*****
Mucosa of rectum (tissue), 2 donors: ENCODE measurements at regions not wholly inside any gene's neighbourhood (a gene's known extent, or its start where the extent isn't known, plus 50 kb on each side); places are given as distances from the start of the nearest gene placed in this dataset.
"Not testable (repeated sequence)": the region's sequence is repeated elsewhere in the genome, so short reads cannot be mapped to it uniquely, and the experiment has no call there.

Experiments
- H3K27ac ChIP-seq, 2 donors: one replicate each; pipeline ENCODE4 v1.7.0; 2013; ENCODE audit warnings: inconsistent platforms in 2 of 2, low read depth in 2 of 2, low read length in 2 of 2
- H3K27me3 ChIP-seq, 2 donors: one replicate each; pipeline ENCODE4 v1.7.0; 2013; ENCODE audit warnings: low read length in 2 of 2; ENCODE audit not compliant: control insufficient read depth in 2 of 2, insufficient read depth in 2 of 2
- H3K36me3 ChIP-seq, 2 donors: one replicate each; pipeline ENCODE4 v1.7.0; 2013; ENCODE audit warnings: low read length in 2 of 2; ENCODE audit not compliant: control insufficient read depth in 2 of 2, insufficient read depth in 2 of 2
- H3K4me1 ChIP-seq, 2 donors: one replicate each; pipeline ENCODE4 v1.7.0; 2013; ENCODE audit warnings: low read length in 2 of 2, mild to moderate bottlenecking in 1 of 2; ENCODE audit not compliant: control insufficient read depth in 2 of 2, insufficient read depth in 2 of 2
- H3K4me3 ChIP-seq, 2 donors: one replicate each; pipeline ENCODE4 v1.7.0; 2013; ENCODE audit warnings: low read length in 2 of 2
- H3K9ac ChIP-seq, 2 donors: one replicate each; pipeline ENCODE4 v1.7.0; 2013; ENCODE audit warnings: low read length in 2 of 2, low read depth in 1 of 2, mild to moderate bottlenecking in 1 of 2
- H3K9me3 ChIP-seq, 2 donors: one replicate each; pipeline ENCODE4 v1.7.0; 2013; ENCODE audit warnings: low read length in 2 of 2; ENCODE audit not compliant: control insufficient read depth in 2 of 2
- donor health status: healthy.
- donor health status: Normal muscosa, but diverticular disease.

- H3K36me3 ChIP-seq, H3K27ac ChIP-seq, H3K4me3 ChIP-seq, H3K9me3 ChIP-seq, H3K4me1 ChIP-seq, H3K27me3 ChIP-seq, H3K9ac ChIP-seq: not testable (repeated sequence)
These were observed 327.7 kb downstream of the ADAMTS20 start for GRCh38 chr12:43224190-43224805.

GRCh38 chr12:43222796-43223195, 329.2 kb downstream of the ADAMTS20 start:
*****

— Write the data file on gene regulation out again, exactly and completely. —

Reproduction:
Mucosa of rectum (tissue), 2 donors: ENCODE measurements at regions not wholly inside any gene's neighbourhood (a gene's known extent, or its start where the extent isn't known, plus 50 kb on each side); places are given as distances from the start of the nearest gene placed in this dataset.
"Not testable (repeated sequence)": the region's sequence is repeated elsewhere in the genome, so short reads cannot be mapped to it uniquely, and the experiment has no call there.

Experiments
- H3K27ac ChIP-seq, 2 donors: one replicate each; pipeline ENCODE4 v1.7.0; 2013; ENCODE audit warnings: inconsistent platforms in 2 of 2, low read depth in 2 of 2, low read length in 2 of 2
- H3K27me3 ChIP-seq, 2 donors: one replicate each; pipeline ENCODE4 v1.7.0; 2013; ENCODE audit warnings: low read length in 2 of 2; ENCODE audit not compliant: control insufficient read depth in 2 of 2, insufficient read depth in 2 of 2
- H3K36me3 ChIP-seq, 2 donors: one replicate each; pipeline ENCODE4 v1.7.0; 2013; ENCODE audit warnings: low read length in 2 of 2; ENCODE audit not compliant: control insufficient read depth in 2 of 2, insufficient read depth in 2 of 2
- H3K4me1 ChIP-seq, 2 donors: one replicate each; pipeline ENCODE4 v1.7.0; 2013; ENCODE audit warnings: low read length in 2 of 2, mild to moderate bottlenecking in 1 of 2; ENCODE audit not compliant: control insufficient read depth in 2 of 2, insufficient read depth in 2 of 2
- H3K4me3 ChIP-seq, 2 donors: one replicate each; pipeline ENCODE4 v1.7.0; 2013; ENCODE audit warnings: low read length in 2 of 2
- H3K9ac ChIP-seq, 2 donors: one replicate each; pipeline ENCODE4 v1.7.0; 2013; ENCODE audit warnings: low read length in 2 of 2, low read depth in 1 of 2, mild to moderate bottlenecking in 1 of 2
- H3K9me3 ChIP-seq, 2 donors: one replicate each; pipeline ENCODE4 v1.7.0; 2013; ENCODE audit warnings: low read length in 2 of 2; ENCODE audit not compliant: control insufficient read depth in 2 of 2
- donor health status: healthy.
- donor health status: Normal muscosa, but diverticular disease.

- H3K36me3 ChIP-seq, H3K27ac ChIP-seq, H3K4me3 ChIP-seq, H3K9me3 ChIP-seq, H3K4me1 ChIP-seq, H3K27me3 ChIP-seq, H3K9ac ChIP-seq: not testable (repeated sequence)
These were observed 327.7 kb downstream of the ADAMTS20 start for GRCh38 chr12:43224190-43224805.

GRCh38 chr12:43222796-43223195, 329.2 kb downstream of the ADAMTS20 start: